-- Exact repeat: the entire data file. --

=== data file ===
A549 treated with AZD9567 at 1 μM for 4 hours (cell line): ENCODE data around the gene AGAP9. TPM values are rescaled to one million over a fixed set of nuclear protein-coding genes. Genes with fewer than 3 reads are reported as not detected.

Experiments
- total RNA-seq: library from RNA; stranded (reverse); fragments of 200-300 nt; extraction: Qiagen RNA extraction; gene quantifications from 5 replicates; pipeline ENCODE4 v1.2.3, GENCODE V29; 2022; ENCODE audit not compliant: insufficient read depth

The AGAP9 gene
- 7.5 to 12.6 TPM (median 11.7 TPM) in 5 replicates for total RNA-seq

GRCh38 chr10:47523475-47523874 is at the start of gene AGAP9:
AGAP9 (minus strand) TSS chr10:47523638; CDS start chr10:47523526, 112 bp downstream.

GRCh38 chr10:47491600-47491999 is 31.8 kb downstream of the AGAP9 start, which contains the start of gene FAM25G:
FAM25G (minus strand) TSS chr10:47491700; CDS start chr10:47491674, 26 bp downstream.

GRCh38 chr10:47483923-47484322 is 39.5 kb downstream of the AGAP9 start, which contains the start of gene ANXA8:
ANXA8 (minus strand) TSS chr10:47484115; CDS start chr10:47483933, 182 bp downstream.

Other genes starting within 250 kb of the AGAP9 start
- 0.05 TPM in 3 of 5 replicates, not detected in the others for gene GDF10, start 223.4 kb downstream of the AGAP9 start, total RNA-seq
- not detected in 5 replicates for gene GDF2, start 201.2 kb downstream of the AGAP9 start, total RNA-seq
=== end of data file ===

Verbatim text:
A549 treated with AZD9567 at 1 μM for 4 hours (cell line): ENCODE data around the gene AGAP9. TPM values are rescaled to one million over a fixed set of nuclear protein-coding genes. Genes with fewer than 3 reads are reported as not detected.

Experiments
- total RNA-seq: library from RNA; stranded (reverse); fragments of 200-300 nt; extraction: Qiagen RNA extraction; gene quantifications from 5 replicates; pipeline ENCODE4 v1.2.3, GENCODE V29; 2022; ENCODE audit not compliant: insufficient read depth

The AGAP9 gene
- 7.5 to 12.6 TPM (median 11.7 TPM) in 5 replicates for total RNA-seq

GRCh38 chr10:47523475-47523874 is at the start of gene AGAP9:
AGAP9 (minus strand) TSS chr10:47523638; CDS start chr10:47523526, 112 bp downstream.

GRCh38 chr10:47491600-47491999 is 31.8 kb downstream of the AGAP9 start, which contains the start of gene FAM25G:
FAM25G (minus strand) TSS chr10:47491700; CDS start chr10:47491674, 26 bp downstream.

GRCh38 chr10:47483923-47484322 is 39.5 kb downstream of the AGAP9 start, which contains the start of gene ANXA8:
ANXA8 (minus strand) TSS chr10:47484115; CDS start chr10:47483933, 182 bp downstream.

Other genes starting within 250 kb of the AGAP9 start
- 0.05 TPM in 3 of 5 replicates, not detected in the others for gene GDF10, start 223.4 kb downstream of the AGAP9 start, total RNA-seq
- not detected in 5 replicates for gene GDF2, start 201.2 kb downstream of the AGAP9 start, total RNA-seq